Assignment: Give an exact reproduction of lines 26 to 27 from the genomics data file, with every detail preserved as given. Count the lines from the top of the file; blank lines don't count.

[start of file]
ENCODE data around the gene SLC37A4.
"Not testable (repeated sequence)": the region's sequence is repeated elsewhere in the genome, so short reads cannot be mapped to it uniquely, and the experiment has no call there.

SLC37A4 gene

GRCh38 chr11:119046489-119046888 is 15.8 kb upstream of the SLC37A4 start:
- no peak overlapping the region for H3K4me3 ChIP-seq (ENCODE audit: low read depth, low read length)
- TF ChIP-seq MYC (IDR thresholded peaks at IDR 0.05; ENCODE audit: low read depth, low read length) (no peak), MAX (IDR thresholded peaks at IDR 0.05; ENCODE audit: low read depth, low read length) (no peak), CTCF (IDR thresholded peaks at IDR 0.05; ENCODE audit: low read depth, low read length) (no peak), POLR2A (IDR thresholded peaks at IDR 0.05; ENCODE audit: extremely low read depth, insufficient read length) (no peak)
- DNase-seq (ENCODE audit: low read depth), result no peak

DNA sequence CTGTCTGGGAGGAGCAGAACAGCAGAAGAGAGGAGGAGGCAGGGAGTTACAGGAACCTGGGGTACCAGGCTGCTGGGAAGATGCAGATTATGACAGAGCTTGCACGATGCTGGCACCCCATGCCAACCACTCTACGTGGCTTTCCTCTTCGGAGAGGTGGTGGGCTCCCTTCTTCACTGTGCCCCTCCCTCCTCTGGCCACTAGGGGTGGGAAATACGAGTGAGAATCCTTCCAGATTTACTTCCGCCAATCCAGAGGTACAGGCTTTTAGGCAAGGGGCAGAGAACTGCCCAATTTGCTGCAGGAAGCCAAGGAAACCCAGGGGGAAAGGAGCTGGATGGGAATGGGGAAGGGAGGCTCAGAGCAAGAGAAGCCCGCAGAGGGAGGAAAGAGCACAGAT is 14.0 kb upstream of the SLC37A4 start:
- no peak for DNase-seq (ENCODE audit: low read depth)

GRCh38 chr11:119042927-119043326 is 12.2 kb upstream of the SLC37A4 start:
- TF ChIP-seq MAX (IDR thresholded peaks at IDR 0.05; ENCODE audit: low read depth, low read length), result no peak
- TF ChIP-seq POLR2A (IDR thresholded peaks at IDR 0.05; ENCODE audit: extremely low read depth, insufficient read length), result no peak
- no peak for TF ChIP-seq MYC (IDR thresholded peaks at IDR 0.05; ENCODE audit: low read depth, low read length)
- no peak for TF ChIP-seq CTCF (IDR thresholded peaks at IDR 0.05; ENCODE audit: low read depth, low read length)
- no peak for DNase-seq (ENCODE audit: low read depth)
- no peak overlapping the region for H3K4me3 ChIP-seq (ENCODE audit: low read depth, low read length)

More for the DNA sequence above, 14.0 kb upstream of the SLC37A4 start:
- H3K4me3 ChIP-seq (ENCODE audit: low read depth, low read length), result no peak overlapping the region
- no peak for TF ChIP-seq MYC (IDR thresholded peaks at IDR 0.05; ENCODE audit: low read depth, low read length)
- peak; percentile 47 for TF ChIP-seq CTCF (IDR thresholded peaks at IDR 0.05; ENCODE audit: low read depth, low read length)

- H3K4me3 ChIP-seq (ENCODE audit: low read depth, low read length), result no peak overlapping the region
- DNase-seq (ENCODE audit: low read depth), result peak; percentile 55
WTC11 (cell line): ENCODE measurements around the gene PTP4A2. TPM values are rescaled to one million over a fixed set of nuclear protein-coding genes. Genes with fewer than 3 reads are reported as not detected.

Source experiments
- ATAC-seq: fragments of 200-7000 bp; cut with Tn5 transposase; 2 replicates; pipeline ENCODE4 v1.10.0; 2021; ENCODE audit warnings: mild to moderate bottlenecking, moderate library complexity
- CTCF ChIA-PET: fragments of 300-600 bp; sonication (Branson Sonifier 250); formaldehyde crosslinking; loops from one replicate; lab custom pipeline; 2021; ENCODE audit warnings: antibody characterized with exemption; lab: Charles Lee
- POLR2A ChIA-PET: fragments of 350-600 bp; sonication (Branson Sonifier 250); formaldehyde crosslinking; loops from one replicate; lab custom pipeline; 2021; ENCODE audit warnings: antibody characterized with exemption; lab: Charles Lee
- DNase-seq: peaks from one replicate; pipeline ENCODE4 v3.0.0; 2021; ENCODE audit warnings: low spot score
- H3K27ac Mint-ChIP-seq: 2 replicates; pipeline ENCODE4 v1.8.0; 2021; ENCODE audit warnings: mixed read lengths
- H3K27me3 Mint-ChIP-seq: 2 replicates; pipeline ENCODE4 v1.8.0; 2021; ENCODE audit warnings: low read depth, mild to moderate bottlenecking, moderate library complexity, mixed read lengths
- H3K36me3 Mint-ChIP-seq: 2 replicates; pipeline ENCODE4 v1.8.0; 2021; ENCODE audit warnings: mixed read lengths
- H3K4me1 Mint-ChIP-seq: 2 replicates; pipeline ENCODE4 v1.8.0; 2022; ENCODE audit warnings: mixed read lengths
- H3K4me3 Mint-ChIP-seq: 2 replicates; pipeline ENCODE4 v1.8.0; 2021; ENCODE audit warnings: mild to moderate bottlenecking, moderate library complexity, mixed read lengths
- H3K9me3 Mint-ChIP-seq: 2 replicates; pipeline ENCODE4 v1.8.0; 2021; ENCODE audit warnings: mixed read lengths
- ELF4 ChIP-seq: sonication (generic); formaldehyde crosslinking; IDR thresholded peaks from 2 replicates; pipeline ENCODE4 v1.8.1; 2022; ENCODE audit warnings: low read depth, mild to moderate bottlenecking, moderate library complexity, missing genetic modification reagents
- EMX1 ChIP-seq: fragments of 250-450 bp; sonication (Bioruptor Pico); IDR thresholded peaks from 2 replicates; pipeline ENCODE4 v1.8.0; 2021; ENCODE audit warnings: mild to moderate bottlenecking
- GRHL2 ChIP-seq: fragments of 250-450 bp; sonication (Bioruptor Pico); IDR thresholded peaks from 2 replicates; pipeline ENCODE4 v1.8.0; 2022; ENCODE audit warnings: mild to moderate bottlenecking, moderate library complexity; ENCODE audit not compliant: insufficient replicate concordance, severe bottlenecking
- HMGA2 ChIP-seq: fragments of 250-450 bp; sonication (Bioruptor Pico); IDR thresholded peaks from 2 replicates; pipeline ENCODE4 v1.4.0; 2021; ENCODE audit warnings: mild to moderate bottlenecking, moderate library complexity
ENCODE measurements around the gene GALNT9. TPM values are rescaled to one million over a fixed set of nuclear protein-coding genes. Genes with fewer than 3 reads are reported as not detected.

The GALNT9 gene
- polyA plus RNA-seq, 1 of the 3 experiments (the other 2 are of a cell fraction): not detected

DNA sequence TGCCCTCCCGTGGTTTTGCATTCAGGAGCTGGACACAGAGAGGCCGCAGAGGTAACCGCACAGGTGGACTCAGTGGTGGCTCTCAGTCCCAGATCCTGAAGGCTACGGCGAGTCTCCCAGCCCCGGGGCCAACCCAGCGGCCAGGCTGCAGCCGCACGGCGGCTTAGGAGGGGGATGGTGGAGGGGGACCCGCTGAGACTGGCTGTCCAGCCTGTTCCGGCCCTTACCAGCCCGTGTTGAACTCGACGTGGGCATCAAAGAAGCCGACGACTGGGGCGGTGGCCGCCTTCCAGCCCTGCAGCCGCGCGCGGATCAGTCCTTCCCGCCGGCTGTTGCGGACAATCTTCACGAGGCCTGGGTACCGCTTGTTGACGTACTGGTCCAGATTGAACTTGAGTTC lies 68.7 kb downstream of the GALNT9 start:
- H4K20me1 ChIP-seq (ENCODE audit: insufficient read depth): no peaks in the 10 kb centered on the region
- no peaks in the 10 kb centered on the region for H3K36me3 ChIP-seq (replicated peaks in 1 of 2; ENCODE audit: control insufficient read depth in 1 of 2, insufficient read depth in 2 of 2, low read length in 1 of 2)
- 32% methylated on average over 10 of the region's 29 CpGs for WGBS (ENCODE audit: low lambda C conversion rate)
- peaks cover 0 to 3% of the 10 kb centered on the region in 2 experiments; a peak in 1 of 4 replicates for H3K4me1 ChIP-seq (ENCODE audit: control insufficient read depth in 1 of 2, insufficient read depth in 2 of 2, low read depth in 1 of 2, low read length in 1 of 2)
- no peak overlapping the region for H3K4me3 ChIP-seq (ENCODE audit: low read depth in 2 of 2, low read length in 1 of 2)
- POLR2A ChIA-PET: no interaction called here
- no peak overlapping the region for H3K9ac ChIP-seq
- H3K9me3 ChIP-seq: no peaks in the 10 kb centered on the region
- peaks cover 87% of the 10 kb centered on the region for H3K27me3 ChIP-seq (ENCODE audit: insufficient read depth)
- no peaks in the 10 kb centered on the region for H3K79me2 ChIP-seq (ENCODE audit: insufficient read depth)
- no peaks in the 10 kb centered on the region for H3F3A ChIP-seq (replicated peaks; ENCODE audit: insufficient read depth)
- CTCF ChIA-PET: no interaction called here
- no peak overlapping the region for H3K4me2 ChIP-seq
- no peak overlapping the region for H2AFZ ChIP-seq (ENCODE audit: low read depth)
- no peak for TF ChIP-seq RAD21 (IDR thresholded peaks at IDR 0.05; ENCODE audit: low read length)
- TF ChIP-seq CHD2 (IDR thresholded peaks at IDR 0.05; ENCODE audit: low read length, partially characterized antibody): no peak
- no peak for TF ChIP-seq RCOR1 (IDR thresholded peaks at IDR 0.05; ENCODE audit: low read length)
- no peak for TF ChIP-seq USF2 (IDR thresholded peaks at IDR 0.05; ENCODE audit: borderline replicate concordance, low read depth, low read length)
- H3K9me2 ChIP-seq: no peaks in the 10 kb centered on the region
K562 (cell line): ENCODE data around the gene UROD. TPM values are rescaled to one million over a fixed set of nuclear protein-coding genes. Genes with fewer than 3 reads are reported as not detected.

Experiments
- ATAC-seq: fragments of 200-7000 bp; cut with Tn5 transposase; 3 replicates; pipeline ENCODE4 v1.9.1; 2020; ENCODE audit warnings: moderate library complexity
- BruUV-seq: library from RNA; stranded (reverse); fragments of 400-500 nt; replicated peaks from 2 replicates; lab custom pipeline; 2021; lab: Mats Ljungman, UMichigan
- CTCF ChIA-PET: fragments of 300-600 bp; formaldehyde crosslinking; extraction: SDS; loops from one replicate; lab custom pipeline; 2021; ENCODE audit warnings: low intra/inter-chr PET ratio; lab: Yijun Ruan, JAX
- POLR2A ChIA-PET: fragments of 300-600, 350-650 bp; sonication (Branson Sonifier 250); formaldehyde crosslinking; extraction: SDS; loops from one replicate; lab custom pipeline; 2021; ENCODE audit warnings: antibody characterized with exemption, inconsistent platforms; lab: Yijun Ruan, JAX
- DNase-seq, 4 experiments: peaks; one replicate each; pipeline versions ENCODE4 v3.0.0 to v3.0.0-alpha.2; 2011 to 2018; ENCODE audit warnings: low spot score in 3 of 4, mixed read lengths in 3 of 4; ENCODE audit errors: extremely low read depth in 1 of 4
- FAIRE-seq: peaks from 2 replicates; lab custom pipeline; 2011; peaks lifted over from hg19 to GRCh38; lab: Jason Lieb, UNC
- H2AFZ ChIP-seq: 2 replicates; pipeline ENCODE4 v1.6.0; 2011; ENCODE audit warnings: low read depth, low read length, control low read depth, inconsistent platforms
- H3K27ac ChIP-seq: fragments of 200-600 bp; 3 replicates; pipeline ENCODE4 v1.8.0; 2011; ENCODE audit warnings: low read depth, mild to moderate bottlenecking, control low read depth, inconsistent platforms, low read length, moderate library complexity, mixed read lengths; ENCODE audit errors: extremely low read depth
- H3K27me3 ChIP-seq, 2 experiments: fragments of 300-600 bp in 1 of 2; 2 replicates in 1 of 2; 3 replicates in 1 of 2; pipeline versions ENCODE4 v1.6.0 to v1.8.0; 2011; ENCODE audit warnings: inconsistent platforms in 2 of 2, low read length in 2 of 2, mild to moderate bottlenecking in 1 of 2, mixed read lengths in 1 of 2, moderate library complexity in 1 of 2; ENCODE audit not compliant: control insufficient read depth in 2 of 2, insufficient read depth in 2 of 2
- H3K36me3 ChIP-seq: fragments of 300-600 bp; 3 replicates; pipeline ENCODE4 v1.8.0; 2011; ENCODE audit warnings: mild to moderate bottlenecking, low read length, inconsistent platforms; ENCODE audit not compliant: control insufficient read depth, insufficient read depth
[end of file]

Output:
- CTCF ChIA-PET: fragments of 300-600 bp; sonication (Branson Sonifier 250); formaldehyde crosslinking; loops from one replicate; lab custom pipeline; 2021; ENCODE audit warnings: antibody characterized with exemption; lab: Charles Lee
- POLR2A ChIA-PET: fragments of 350-600 bp; sonication (Branson Sonifier 250); formaldehyde crosslinking; loops from one replicate; lab custom pipeline; 2021; ENCODE audit warnings: antibody characterized with exemption; lab: Charles Lee